Okay, this one requires some disclaimers. First, when I watched the last episode and saw the preview of this one, I thought it looked terrible. Like, rolling my eyes terrible. Second, I was visually familiar with the Daleks from growing up in the eighties and whatever. I thought they were silly and decidedly not cool.
Having now seen Dalek, I can confirm they are decidedly not silly as well as not cool. They’re also a terrifying, phenomenal alien villain race. And astonishingly bad-ass. The episode’s great—going into Christopher Eccleston’s hatred of the Daleks when unexpectedly confronted by one while Billie Piper’s got sympathy for the alien, so there’s a lot of great character development and so on—but it’s also got a series of amazing action sequences with the Dalek. Even on the reduced budget (director Joe Ahearne does a fantastic job, with the same director of photography, Ernest Vincze, who’s light the worst episodes now doing fine), the Dalek attacking soldier after soldier and person after person… it’s also horrifying. So good.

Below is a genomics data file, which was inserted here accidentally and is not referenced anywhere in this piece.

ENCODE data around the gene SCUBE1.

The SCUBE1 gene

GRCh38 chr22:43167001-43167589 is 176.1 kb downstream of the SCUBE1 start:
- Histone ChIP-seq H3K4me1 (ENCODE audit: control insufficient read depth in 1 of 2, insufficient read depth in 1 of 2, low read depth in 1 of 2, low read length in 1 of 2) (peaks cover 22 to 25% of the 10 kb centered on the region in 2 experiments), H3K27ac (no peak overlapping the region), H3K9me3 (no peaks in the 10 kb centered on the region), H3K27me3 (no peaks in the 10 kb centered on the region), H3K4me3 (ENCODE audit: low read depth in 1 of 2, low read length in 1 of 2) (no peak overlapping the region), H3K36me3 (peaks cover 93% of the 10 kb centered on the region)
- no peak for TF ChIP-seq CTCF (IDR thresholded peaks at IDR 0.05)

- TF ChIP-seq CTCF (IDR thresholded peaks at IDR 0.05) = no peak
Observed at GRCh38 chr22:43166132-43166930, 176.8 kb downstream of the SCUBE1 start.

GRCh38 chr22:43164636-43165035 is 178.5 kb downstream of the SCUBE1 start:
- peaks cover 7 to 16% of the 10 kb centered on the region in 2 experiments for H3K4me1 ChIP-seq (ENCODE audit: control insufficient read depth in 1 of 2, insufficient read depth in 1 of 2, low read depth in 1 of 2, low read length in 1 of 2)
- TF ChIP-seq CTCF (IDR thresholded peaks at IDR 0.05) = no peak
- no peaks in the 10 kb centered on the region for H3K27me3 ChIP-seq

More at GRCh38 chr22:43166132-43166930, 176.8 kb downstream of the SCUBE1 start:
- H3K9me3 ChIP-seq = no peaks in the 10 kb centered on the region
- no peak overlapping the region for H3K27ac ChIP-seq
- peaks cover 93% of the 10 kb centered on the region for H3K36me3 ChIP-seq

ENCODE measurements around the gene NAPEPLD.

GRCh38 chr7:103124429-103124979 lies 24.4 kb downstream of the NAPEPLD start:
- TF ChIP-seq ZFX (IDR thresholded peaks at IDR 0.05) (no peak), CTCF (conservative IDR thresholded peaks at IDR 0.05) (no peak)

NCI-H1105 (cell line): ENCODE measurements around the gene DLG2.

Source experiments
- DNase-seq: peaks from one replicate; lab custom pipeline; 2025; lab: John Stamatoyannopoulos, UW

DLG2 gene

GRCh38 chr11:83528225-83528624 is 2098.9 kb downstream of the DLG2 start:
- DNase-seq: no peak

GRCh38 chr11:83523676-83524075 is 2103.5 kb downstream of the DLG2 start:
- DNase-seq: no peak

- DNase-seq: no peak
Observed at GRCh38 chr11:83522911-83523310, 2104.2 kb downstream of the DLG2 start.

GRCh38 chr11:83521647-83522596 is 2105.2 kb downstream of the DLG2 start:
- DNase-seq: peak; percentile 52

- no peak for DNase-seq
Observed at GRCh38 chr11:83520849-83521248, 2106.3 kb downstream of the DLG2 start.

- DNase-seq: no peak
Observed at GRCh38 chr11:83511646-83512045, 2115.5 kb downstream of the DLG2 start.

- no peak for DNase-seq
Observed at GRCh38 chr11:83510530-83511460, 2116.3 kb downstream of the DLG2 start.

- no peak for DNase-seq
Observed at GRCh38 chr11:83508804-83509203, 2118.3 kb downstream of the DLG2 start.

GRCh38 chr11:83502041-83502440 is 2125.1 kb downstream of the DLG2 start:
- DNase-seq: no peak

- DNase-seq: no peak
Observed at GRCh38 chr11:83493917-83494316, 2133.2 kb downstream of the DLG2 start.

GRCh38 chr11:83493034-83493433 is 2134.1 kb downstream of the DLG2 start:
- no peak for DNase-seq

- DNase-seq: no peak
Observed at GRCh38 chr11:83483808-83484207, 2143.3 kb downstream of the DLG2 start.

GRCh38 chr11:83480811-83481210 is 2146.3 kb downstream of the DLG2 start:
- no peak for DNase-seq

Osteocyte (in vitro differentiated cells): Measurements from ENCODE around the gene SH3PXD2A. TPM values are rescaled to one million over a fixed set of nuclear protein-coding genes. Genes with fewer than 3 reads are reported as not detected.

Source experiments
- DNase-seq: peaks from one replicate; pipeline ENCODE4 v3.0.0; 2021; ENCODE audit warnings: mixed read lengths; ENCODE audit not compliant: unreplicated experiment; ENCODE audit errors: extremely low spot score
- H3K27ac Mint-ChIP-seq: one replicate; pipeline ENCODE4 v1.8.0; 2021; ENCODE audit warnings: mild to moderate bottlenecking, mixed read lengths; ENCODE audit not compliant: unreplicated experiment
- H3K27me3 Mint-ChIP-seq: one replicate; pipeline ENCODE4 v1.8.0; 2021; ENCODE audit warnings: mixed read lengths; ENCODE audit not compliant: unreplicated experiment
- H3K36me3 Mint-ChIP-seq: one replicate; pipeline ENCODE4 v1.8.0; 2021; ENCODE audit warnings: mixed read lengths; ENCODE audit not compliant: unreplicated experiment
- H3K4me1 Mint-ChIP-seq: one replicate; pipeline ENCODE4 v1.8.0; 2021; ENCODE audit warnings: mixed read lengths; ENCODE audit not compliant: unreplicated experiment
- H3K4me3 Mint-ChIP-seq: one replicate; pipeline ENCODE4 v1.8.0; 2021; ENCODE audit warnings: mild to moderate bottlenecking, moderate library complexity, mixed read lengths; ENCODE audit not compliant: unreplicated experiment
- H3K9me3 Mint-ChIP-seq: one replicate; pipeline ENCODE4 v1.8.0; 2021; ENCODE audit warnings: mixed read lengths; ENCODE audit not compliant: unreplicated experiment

The entire episode. So good. Robert Shearman’s script is outstanding, finding just the right balances with the Dalek stuff–including humor—and stays strong all the way to the finish.
Eccleston and Piper get thrown off course at the start, finding themselves six years in the future—2012—and in a sort of museum of alien objects. American businessman Corey Johnson—imagine a macho version of Mark Zuckerberg, but filtered through 2006 Steve Ballmer–it’s not entirely successful but it’s interesting while it’s not successful and then once Johnson’s working against his own survival, it’s awesome so it’s all fine.
The “it’s all fine” elements include Anna-Louise Plowman not being able to keep her American accent—new Piper love interest Bruno Langley gets to play a Brit even though it’s set in Utah. The show doesn’t seem to have Piper’s romantic life figured—she’s got zero chemistry with Langley and roll her eyes whenever Eccleston jokes with her about it. But it doesn’t matter because once Piper runs into the Dalek, it just gets great.
There are optics to Piper replacing brown-skinned former boyfriend with nerdy White guy Langley but Piper was so chemistry-free with the last one and even more so with Langley… if it was intentional, it was a fail.
Anyway. So good. Eccleston’s amazing, Piper’s great… Nicholas Briggs is awesome as the Dalek.
Dalek aims high and succeeds over and over. Just fantastic stuff.
Writer Shearman, director Ahearne, Eccleston, Piper, Briggs, they do some superior work here.